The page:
To some extent, the history goes back to my childhood. As soon as I learned to read, I read football books. That’s all I ever used to get for Christmas. I don’t think I read a normal book until I was a teenager. Growing up in Scotland that was all I lived for was the game. Not just playing and watching it but I was always fascinated by the history. I’d love to hear my dad and his friends stories about players from the late Forties [Editor’s Note: Bobby’s father is a big fan of Jimmy Gabriel, a Dundee native and original Sounders player and coach]. A lot of that historical content, that backdrop, has been building for years and years and years. I didn’t think there would be much of a use for it until the Fox Soccer Report came along.

I continue to read as many books as I can about the game. I try to get through at least one a month, maybe two if they’re good. For magazines, I’ve been buying World Soccer for decades now. It’s always has been a great magazine, with great insight for what’s happening in other parts of the world. There’s also Champions magazine out of UEFA, and When Saturday Comes, which gives me good sense of what’s happening, things that don’t reach the mainstream newspapers in Britain. As far as websites, I probably go to the same of most any fan following the Premier League to any degree: The Guardian, The Times, The Independent, The Daily Telegraph. I shy away from the tabloids, because I’d like to think there’s some thought being put into it, rather than just a headline trying to stir up some controversy. Around the MLS, the think the general level of reporting, the quality and the insight has really come on in the last couple years. I find myself reading a lot more of that stuff than, say, 3-4 years ago.

Take away all the big names. If nothing else, the Euros exposed us to the artistry of Russia and the spirited play of turkey. Where do you find the best, most entertaining football being played right now?
Funny you should mention that, because one of the memos I sent my boss at Fox Sports World Canada a couple months ago was saying, ‘Why don’t you go after the Russian league because it looks pretty good at the moment?’ I’ve been a little bit of a sucker for Serie A. It gets an incredibly bad name, not because of the style of soccer and the skill that’s shown, but because a lot of people grew up in the Sixties and Seventies, and think of Italian soccer as being rather defensive. But actually I see very few teams with only one man up top and five men packing the midfield like I will in England. Still, people will tell me that England is full of teams that play attacking soccer. They play aggressive soccer, but I’m not sure they play attacking soccer. When you look at the best of the best, there’s not a lot of difference. When Milan play Inter in the Italian derby, you’ve got to see that. By the same token, when Manchester United play Chelsea, you’ve got to see that. Werder Bremen-Bayern Munich and Rangers-Celtic: these are all games you’ve got to see. You can’t pass up these games. Take away that top echelon, the top 4-5 clubs, I’d probably watch the Serie A.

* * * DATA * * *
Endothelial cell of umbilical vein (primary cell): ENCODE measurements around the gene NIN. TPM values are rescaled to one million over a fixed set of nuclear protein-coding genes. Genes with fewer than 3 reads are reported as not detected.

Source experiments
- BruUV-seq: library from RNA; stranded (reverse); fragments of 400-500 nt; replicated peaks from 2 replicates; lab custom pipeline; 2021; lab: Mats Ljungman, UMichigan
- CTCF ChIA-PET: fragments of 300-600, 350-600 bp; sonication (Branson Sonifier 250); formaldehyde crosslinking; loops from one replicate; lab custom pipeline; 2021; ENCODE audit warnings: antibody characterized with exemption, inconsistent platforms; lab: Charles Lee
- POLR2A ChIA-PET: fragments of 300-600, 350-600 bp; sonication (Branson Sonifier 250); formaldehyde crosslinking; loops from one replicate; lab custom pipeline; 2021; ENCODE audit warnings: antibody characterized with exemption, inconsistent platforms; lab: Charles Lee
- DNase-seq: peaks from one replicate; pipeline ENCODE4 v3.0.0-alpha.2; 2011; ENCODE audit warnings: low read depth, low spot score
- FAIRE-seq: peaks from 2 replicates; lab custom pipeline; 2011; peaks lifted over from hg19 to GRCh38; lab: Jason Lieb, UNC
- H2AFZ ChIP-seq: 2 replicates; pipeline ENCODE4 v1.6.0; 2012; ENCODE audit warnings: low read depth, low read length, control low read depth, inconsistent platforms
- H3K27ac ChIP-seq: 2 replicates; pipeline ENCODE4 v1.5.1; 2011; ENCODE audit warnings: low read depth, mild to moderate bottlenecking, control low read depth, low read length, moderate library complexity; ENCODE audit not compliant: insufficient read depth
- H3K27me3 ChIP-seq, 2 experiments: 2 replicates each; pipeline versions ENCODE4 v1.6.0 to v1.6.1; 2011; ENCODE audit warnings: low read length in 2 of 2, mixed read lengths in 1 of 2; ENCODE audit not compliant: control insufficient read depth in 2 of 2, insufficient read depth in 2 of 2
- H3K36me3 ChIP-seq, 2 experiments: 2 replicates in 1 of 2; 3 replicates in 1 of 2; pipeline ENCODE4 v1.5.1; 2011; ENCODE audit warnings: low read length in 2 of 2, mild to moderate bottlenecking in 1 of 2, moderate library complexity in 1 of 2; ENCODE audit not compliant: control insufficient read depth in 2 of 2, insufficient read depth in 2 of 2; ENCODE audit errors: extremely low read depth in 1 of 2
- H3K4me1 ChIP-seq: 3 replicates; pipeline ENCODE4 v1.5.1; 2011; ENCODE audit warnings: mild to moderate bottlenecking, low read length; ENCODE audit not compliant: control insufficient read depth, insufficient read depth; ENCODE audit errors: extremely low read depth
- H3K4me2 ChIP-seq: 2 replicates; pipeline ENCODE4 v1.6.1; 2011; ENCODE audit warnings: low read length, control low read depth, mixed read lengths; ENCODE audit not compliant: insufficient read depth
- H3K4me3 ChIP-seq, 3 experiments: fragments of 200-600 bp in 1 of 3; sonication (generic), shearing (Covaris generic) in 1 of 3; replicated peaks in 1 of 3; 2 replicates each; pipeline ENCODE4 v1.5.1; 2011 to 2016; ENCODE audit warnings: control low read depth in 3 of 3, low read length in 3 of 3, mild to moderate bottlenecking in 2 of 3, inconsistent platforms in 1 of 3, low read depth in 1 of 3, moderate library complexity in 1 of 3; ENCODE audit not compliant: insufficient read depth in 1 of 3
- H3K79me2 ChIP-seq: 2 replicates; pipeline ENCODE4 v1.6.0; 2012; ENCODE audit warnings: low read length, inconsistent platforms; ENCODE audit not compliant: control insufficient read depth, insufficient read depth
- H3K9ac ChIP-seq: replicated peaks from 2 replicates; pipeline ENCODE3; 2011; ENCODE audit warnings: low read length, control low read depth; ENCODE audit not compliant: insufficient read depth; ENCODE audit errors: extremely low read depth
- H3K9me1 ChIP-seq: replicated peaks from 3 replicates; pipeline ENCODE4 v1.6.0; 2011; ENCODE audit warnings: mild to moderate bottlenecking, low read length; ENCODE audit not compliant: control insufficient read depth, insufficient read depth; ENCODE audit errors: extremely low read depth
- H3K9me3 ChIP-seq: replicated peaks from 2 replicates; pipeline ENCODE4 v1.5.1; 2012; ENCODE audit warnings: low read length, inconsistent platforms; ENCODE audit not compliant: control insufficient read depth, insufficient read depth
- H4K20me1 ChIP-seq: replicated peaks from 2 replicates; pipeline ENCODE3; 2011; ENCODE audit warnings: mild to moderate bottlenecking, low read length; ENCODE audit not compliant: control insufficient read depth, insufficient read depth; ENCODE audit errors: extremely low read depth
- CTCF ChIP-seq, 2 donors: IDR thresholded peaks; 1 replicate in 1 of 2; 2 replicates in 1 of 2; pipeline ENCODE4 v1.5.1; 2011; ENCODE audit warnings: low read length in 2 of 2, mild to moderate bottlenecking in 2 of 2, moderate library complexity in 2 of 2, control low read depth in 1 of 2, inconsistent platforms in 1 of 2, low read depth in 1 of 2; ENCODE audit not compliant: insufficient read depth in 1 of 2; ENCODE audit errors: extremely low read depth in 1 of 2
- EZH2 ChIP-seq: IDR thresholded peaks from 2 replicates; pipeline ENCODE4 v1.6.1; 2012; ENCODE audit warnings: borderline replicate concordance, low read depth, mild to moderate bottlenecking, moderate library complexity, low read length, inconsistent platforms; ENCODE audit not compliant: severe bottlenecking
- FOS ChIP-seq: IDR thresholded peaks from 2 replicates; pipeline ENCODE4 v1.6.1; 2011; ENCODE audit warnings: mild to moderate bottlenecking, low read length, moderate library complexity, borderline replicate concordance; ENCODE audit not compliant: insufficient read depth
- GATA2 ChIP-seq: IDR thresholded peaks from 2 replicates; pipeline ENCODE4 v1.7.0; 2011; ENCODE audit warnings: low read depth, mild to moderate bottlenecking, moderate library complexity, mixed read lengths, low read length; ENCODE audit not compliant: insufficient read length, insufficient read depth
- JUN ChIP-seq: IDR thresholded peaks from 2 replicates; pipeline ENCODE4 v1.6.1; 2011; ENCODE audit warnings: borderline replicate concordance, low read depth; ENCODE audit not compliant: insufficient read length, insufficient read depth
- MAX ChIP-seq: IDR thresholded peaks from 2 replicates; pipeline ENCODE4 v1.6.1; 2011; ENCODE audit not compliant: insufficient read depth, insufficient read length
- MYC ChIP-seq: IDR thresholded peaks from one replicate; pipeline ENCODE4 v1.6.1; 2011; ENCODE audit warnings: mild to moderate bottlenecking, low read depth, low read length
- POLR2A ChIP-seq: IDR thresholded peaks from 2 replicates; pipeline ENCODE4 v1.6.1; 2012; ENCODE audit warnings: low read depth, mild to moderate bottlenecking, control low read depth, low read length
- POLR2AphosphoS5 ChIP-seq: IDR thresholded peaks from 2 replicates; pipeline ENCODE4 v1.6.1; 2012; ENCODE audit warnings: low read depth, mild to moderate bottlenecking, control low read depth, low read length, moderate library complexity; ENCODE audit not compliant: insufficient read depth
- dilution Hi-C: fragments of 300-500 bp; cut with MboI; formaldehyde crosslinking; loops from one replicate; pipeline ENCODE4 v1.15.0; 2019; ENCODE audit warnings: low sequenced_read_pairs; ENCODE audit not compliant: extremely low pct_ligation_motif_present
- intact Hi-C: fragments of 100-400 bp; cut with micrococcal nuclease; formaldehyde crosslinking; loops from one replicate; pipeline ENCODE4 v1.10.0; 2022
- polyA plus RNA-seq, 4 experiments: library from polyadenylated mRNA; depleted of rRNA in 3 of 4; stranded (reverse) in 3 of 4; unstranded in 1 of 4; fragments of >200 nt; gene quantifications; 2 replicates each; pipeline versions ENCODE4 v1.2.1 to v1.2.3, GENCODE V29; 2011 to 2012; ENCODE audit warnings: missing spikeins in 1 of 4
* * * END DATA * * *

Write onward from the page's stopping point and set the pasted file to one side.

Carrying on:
How would you describe the style of play in MLS; is it comparable to leagues elsewhere?
MLS, slowly but surely, is beginning to create a style of its own. You see that Anglo-Saxon effort, that fighting spirit and never-say-die kind of attitude. But you also have the South American influence, the short passing game, becoming more prevalent than it was a couple years ago. Part of that–and what they fail to appreciate in Europe–is the climatic conditions in North America, playing in a summer league. This is fairly unique. You can’t play a high tempo, kind of Premiership-type game, in the conditions we have over here. You’d die. So that style is evolving. They’re in good condition and they’re playing as high-tempo as possible, but there are restrictions with that in the climate. Ball possession is paramount. If I look at the MLS games I see now, compared to 4-5 years ago, I see something that’s a lot more appealing and worthwhile. You’re seeing some good skilled players and certainly more depth. Maintaining that depth as they expand is one of the great challenges. With Seattle and Philly coming in, and talk that they may go up to 20 teams, that’s the biggest challenge for MLS is maintaining that quality which has been established.

The followers of European Soccer are quickly brought up to speed by your analysis. Do you have any thoughts on how the Euro fans, in particular, can come to the point where they embrace or adopt an MLS club as well?
What’s important with any league, is not to compare it with anything else. If you enjoy the Premiership and then you turn to Serie A expecting to watch another form of the Premiership, you’re going to be disappointed. One of the great things about the game is that is can be interpreted so many different ways. To expect MLS to be a replica of the Premiership isn’t fair, either. Leagues have different styles, something that’s matured over years and years. It’s almost a cultural thing. Sometimes the biggest problem MLS has got is keeping up with fans expectations, this unrealistic belief that you can jam 115 years of tradition into 10-15 years, and be up at the same level as the European leagues. Those leagues have taken years and years and years to get to this position. MLS is a work in progress, and it will be for years and years to come. But the great news is that MLS and the North American game in general has dug down, it’s got roots, the roots have taken and it’s going to get stronger and stronger. It’s going to takes years, but as long as they keep plugging away, it’s on the right road.